The need for long-term care (LTC) is prevalent and growing, especially among individuals with Alzheimer’s Disease and Related Dementias (ADRD). Assistance to older adults with disabilities, including ADRD, may be from paid or unpaid sources or provided in the home or a residential setting. Evidence on the effectiveness of different LTC types has centered almost solely on the costs. Recent estimates suggest that informal care represents up to one-half of the overall costs of ADRD. Increasing longevity, strained budgets, and increasing prevalence of ADRD have led policymakers to advocate for increased reliance on informal care from family and friends as a potential substitute for formal care. There is increasing evidence that unpaid informal care is not costless; caregivers experience worse health, reduced earnings and fewer labor market opportunities.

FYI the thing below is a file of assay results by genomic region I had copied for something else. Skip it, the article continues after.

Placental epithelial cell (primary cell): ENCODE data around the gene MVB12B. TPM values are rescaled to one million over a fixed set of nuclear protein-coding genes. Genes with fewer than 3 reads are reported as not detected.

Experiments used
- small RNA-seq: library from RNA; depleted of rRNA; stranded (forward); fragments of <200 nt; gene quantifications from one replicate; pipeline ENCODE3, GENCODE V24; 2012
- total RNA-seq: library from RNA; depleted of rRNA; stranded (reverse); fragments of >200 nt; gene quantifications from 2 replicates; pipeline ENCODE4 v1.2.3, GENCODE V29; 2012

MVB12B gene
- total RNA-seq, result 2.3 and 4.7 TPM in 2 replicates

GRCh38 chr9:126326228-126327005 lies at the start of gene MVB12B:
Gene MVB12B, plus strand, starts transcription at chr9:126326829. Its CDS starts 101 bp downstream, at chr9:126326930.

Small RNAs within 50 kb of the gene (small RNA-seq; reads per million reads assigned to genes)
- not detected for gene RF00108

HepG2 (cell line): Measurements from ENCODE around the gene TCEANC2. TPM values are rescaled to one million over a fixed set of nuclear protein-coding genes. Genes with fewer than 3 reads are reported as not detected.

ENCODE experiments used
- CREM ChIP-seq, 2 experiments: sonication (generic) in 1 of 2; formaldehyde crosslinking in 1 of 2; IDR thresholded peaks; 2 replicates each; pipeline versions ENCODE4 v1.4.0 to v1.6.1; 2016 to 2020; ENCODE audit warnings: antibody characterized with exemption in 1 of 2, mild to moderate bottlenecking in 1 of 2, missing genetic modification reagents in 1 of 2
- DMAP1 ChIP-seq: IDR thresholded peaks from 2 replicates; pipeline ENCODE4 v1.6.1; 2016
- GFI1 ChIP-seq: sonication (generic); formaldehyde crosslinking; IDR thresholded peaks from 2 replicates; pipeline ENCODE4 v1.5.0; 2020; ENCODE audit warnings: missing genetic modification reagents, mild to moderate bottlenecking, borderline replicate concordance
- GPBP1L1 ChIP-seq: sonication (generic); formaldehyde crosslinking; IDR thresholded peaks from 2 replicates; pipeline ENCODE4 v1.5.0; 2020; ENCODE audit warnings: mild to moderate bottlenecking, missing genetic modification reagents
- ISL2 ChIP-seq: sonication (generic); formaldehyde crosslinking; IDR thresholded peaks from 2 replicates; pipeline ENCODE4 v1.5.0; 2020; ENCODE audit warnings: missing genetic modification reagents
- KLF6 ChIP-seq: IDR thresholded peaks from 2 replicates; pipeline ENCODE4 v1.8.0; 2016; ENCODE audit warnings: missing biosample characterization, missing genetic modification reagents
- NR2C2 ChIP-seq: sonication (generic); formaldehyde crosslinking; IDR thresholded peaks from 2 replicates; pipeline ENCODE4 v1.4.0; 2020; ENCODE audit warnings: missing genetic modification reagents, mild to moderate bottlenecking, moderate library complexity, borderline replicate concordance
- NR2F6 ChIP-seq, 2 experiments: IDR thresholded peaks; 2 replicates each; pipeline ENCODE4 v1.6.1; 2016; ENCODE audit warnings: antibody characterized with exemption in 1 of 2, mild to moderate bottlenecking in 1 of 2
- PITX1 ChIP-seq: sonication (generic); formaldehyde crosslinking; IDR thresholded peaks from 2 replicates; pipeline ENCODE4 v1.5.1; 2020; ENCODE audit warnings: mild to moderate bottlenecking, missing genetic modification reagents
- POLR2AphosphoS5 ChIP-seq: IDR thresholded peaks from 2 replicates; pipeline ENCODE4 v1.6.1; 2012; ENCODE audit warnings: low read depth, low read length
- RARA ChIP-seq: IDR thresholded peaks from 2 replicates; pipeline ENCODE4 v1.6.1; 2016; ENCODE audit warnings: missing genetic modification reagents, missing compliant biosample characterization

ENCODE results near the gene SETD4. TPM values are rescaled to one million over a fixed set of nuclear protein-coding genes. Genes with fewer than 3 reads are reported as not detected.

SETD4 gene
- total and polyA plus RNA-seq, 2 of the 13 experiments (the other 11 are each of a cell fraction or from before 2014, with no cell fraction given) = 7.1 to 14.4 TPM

Our study aims to understand the benefits and drawbacks to informal versus formal care. This study will be the first to measure the causal impact of receiving informal versus formal long-term care on person-centered outcomes for individuals with ADRD, using the Health and Retirement Study (HRS), a nationally representative dataset of Americans aged 50+.
Our study has three main aims:
Aim 1: Provide an expanded profile of the supply of publicly and privately financed formal care markets in order to look at all the potential avenues of care substitution between informal care and formal care.
Aim 2: Estimate the effect of informal versus formal care on health outcomes for persons with ADRD.
Aim 3: Estimate the effect of informal versus formal care on health care use and costs for persons with ADRD.